Composers
Krzysztof Penderecki

© www.beethoven.org.pl

© www.beethoven.org.pl

One of the most versatile, multi-faceted and stylistically diverse composer of modern times, Krzysztof Penderecki was born 23 November 1933 in Dębica, Poland.

After initially taking private music lessons, he enrolled in the State Higher School of Music in Kraków; an institution subsequently renamed “Academy of Music”. Upon graduation in 1958, Penderecki became a member of the faculty, and in 1972 he was appointed rector. In 1959, Penderecki submitted, under different pseudonyms, several compositions in a national competition organized by the Polish Composer’s Union. To his surprise, three of his works — showing the serial influences of Anton Webern and Pierre Boulez — won first prize. Penderecki scored his international breakthrough in 1960, with a composition originally entitled 8’37”. Scored for 52 string instruments using unconventional performance techniques, it was quickly described as the most extensive elaborations on the tone cluster. When Penderecki first heard the composition in performance, he was “struck by the emotional charge of the work”, and he began to search for associations. In the end, he decided to dedicate the work to the civilian victims of the US nuclear attacks on Japan, and affixed the title “Threnody to the Victims of Hiroshima”. In 1962, Penderecki produced what is generally regarded as his most provocative and controversial musical statement, the highly experimental and decadent composition “Fluorescences,” which essentially destroyed the classical orchestra.

Threnody to the Victims of Hiroshima (1960)
Penderecki quickly realized that he had come to the end of the road, and that he could not continue in this particular compositional style without repeating himself. According to the composer, “I had to go and find other ways to write music”. Slowly, his compositions underwent a process of evolution that initially emerged in the “Stabat Mater” — a composition that returns to sixteenth-century polyphonic conventions — and eventually culminated in the “St. Luke Passion”. Combining various different musical styles — essentially summarizing everything Penderecki had written in the early sixties and late fifties — the composition is nevertheless balanced by an overarching Baroque form and the famous BACH motif. The motif is serially derived from one of the tone rows and functions as a bridge between the conventional and more experimental aspects of his changing style. The work surprisingly concludes with a triumphant E-major chord, the only tonal harmony in the entire composition.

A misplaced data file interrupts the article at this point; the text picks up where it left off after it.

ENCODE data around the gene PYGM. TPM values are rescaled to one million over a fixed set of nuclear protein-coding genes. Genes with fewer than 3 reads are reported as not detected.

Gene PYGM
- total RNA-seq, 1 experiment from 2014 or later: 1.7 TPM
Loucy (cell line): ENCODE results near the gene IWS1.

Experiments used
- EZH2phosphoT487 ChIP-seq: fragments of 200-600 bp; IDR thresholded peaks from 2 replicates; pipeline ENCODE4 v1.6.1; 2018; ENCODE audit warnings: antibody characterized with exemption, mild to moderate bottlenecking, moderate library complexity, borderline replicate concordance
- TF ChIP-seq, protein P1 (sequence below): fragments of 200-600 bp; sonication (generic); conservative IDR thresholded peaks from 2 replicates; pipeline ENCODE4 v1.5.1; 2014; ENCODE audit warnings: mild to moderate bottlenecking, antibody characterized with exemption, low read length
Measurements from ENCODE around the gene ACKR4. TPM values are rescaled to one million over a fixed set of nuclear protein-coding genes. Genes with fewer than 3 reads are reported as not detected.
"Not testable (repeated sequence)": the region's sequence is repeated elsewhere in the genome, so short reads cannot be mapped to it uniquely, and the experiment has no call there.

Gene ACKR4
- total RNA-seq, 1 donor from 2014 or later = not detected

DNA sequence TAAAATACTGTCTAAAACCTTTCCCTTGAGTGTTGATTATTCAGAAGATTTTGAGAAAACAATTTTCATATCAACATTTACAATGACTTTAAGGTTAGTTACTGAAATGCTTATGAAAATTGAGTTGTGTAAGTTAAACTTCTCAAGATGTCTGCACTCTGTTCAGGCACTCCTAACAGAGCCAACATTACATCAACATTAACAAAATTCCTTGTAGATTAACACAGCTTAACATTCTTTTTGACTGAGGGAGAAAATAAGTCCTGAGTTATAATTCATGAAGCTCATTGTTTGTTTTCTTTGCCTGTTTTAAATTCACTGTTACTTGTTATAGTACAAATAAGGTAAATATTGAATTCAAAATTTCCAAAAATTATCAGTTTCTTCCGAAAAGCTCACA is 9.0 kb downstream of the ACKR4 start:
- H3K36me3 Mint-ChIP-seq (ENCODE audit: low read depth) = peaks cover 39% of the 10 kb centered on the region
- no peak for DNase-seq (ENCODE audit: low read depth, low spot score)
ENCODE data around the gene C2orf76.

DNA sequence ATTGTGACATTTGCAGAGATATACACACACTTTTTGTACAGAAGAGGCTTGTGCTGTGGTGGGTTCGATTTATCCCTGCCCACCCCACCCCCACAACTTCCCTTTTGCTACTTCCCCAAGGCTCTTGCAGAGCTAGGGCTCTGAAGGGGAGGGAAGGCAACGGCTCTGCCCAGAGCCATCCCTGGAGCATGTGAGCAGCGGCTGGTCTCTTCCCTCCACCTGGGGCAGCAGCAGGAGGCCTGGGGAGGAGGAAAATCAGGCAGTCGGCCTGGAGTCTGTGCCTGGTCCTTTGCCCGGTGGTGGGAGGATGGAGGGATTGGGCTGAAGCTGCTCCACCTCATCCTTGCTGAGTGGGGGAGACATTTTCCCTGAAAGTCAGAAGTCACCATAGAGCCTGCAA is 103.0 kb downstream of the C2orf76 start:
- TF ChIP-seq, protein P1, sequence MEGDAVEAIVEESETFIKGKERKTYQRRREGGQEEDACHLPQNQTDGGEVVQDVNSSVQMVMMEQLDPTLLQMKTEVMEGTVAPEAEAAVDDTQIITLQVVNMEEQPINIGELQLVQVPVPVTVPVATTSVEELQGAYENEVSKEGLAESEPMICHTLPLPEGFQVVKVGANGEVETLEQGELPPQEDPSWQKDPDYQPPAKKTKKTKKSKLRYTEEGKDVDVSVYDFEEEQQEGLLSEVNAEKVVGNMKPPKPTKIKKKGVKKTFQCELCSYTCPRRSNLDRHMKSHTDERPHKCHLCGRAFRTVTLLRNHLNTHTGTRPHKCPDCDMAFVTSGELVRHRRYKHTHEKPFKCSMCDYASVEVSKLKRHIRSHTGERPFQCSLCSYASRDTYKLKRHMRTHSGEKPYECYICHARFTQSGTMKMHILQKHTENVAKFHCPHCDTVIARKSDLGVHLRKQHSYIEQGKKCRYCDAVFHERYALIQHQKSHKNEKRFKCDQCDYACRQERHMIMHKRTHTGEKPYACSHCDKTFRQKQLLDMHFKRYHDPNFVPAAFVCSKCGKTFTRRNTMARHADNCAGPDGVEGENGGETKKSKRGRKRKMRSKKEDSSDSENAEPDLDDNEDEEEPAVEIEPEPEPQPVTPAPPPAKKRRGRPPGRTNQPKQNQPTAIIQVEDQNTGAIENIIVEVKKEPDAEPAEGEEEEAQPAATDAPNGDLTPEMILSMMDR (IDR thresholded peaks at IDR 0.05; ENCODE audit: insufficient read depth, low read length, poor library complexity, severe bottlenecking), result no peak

St. Luke Passion (1966)
While Penderecki was serving as professor of composition at the Yale School of Music in the mid-1970’s, his music continued to evolve. He began to experiment with traditions, and rediscovered Anton Bruckner. “Paradise Lost”, composed for the Chicago Lyric Opera, the “Symphony Nr. 2” — which frequently uses the tune of the Christmas carol “Silent Night” — and the “Violin Concerto Nr. 2” clearly constitute a continuation of the Romantic tradition. Until today, Penderecki has continued to write in the Post-Romantic idiom, finishing his “Polish Requiem”, which began as a memorial to the victims of the Polish anti-government riots in the 1970’s and 80’s, in 2005. Although it still contains elements of Penderecki’s early music — a clear musical synthesis of his evolving styles as a composer — it is the work of a mature master. This fertile exploration of traditional musical language has continued to yield rewarding works well into the new millennium, and includes four operas, nine symphonies and other orchestral pieces, a variety of instrumental concertos for an even larger variety of instrumental combinations, choral setting, as well as chamber and instrumental works.

Violin Concerto No. 2, “Metamorphosen” (1995)
Of course, he has received numerous awards and prizes, and continues to take more commissions than he can realistically hope to complete. For Penderecki, music is a fundamental and essential part of the human condition and the preeminent form of non-verbal communication. He began writing music when he was six or seven, and since then, his whole life as an artist has been a never-ending search for self-expression. This search continues, as he still writes music every day. It’s like a drug he says, “I simply must have it”!

Please click here to read about our related in person article “Cello Concerto Overview – Two Three and Four cellos!”.

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